I assume that the main character has gotten through Sunday School teaching, became a young Christian and was filled with the love of God and the hope of salvation. Then the main character grew up, got more involved in church life, and soon realized that the harsh critiques of the church were actually kinda true in some aspects. Corruption, misuse of power, and broken promises are no longer just baseless complaints of bitter, former believers. Add to it the drudgery of church obedience and obligatory church service, now the childlike zeal you once had is gone. Diving deep into the pits of spiritual apathy and about to break from the impact, the main character struggles to climb out and has to wade through the wilderness of jadedness in order to find true belief once again. Sounds familiar?

Fan fiction aside, what mainly draws me to this album is how relatable it is. My relationship with the church is complicated say the least. It seems like for all the talk about church unity and intentional relationship-building, the moments where I actually experienced them has been few and far between. I teeter between hatred and passive disregard for the church experience. This apathy then reflects my faith and how I see myself in the eyes of God and the rest of His children. Bored and discouraged, maybe I am just better off not breathing the foreign oxygen of Christian community.

Then I hear “Same Blood” and it all starts to make sense. A line as simple as “we all need each other” is extremely convicting. Even though it’s often hard to accept, it’s a message I have to accept and live out in my Christian walk.

For songs like “Hero Over My Head,” “Naked Feet and Holy Fire,” and “Backwards,” the lyrics perfectly reflect the frustration I often have for my faith feeling stifled. “Oxygen” makes me feel like I’m back in Sunday school, especially towards the end.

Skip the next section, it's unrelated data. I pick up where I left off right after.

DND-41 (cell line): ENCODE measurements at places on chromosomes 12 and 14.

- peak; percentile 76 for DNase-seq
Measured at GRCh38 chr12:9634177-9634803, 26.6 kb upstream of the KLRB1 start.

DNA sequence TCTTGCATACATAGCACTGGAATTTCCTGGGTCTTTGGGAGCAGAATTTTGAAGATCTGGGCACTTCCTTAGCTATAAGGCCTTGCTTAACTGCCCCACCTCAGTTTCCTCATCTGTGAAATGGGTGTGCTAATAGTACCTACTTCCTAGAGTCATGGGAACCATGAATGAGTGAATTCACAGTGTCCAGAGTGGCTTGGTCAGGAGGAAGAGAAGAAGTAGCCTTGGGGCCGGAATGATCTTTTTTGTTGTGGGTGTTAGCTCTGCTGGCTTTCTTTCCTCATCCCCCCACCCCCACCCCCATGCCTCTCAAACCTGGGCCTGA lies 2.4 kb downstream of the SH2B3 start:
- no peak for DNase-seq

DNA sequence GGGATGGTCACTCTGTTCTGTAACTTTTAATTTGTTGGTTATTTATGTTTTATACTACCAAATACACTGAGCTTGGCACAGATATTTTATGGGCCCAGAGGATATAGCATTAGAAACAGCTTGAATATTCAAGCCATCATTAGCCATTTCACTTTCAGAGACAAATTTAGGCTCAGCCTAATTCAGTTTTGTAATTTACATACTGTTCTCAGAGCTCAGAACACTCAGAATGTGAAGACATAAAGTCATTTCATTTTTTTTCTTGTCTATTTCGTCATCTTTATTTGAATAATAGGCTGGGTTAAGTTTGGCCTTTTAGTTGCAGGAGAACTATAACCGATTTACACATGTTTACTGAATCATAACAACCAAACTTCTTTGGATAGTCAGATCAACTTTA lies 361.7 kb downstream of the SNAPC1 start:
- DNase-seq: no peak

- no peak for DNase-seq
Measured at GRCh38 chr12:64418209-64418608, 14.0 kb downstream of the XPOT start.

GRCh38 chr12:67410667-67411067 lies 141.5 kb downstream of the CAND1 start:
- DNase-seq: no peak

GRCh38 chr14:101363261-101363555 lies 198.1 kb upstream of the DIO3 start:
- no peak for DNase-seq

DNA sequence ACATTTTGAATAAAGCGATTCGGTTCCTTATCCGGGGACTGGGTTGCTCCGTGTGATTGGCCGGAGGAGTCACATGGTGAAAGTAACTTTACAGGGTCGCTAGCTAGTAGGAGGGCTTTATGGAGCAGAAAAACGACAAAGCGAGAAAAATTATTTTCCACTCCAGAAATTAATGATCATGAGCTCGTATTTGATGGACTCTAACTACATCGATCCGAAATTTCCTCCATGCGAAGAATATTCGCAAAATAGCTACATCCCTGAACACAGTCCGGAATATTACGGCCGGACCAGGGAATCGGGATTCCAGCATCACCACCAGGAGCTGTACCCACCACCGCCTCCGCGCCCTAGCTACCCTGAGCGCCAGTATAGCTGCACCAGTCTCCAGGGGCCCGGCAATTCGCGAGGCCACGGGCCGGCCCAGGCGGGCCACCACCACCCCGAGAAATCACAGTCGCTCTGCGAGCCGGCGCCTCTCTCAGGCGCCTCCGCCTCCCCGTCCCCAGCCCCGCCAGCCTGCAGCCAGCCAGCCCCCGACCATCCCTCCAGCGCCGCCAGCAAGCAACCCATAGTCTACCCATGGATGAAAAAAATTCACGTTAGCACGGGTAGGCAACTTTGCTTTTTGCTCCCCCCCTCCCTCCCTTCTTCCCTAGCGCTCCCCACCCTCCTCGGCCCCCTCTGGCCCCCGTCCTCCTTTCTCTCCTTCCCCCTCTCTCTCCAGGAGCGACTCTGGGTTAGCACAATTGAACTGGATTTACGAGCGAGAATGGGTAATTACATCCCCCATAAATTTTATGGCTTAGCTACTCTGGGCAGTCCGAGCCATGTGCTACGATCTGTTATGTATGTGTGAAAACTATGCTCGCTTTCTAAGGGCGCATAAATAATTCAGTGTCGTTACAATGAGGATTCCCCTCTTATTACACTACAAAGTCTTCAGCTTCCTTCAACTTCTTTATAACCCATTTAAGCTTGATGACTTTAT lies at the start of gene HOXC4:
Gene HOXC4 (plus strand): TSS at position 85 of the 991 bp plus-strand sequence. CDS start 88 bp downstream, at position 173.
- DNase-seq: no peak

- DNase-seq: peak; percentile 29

With each listening session, I’m always inspired and encouraged. Although the album touches on serious topics, it’s also really fun to listen to.

Final Thoughts

I can’t recommend this album enough. I rarely get excited about Christian music, and this is the one album I will always have on repeat. In the midst of the “post-Christian” deconstruction period that we are currently in, this album is a direct response and remainder to how Christians should react when coming to grips with the harsh realities of the human experience.

The songs are expansive, expressive, and experimental. The instrumentals find the right balance of beauty and simplicity. The lyrics are direct yet poetic. “Aimless Knight” is a masterpiece among other masterpieces. I could do an entire write-up on that one song alone. But then again, each song has a certain distinctiveness and charm that just warrants multiple listens. Chad’s vocals soar throughout the album. I feel the passion, longing, and weary yet childlike hope in something greater than himself.

After some rhythmic head nods and near close calls with tears, I am simply blown away with this record. The intricate instrumentation and organized chaos that weaves through the tracklist reminds me of why I fell in love with this band.

Please stream/buy “”, and press play as many times as you can.

Bryan Lordeus

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Copywriter | Blogger | A creative polymath with lessons to share and poetry to spill.